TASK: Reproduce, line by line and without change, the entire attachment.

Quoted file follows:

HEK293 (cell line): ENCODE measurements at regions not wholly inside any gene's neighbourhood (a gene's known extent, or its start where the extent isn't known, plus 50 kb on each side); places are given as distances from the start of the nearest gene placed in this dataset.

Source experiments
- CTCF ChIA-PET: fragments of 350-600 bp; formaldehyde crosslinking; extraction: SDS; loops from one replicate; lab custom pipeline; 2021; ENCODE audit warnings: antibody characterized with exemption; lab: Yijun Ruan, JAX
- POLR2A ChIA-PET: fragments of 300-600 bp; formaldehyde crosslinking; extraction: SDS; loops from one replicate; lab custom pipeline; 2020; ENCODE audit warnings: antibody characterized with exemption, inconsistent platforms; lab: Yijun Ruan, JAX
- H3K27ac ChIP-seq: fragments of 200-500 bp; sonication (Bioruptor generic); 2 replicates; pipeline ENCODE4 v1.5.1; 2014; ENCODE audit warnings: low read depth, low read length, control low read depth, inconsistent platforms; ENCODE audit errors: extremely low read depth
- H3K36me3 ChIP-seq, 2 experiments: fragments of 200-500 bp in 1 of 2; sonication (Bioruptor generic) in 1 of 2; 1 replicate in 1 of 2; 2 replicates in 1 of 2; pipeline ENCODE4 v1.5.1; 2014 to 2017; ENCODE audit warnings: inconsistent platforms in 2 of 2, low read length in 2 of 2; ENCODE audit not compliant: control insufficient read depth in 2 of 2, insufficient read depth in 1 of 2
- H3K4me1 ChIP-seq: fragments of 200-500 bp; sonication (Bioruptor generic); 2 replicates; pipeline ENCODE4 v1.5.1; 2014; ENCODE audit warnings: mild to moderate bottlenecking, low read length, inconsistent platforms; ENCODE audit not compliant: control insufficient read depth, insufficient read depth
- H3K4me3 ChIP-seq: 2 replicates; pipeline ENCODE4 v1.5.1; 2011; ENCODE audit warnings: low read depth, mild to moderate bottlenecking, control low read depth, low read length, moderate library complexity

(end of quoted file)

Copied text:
HEK293 (cell line): ENCODE measurements at regions not wholly inside any gene's neighbourhood (a gene's known extent, or its start where the extent isn't known, plus 50 kb on each side); places are given as distances from the start of the nearest gene placed in this dataset.

Source experiments
- CTCF ChIA-PET: fragments of 350-600 bp; formaldehyde crosslinking; extraction: SDS; loops from one replicate; lab custom pipeline; 2021; ENCODE audit warnings: antibody characterized with exemption; lab: Yijun Ruan, JAX
- POLR2A ChIA-PET: fragments of 300-600 bp; formaldehyde crosslinking; extraction: SDS; loops from one replicate; lab custom pipeline; 2020; ENCODE audit warnings: antibody characterized with exemption, inconsistent platforms; lab: Yijun Ruan, JAX
- H3K27ac ChIP-seq: fragments of 200-500 bp; sonication (Bioruptor generic); 2 replicates; pipeline ENCODE4 v1.5.1; 2014; ENCODE audit warnings: low read depth, low read length, control low read depth, inconsistent platforms; ENCODE audit errors: extremely low read depth
- H3K36me3 ChIP-seq, 2 experiments: fragments of 200-500 bp in 1 of 2; sonication (Bioruptor generic) in 1 of 2; 1 replicate in 1 of 2; 2 replicates in 1 of 2; pipeline ENCODE4 v1.5.1; 2014 to 2017; ENCODE audit warnings: inconsistent platforms in 2 of 2, low read length in 2 of 2; ENCODE audit not compliant: control insufficient read depth in 2 of 2, insufficient read depth in 1 of 2
- H3K4me1 ChIP-seq: fragments of 200-500 bp; sonication (Bioruptor generic); 2 replicates; pipeline ENCODE4 v1.5.1; 2014; ENCODE audit warnings: mild to moderate bottlenecking, low read length, inconsistent platforms; ENCODE audit not compliant: control insufficient read depth, insufficient read depth
- H3K4me3 ChIP-seq: 2 replicates; pipeline ENCODE4 v1.5.1; 2011; ENCODE audit warnings: low read depth, mild to moderate bottlenecking, control low read depth, low read length, moderate library complexity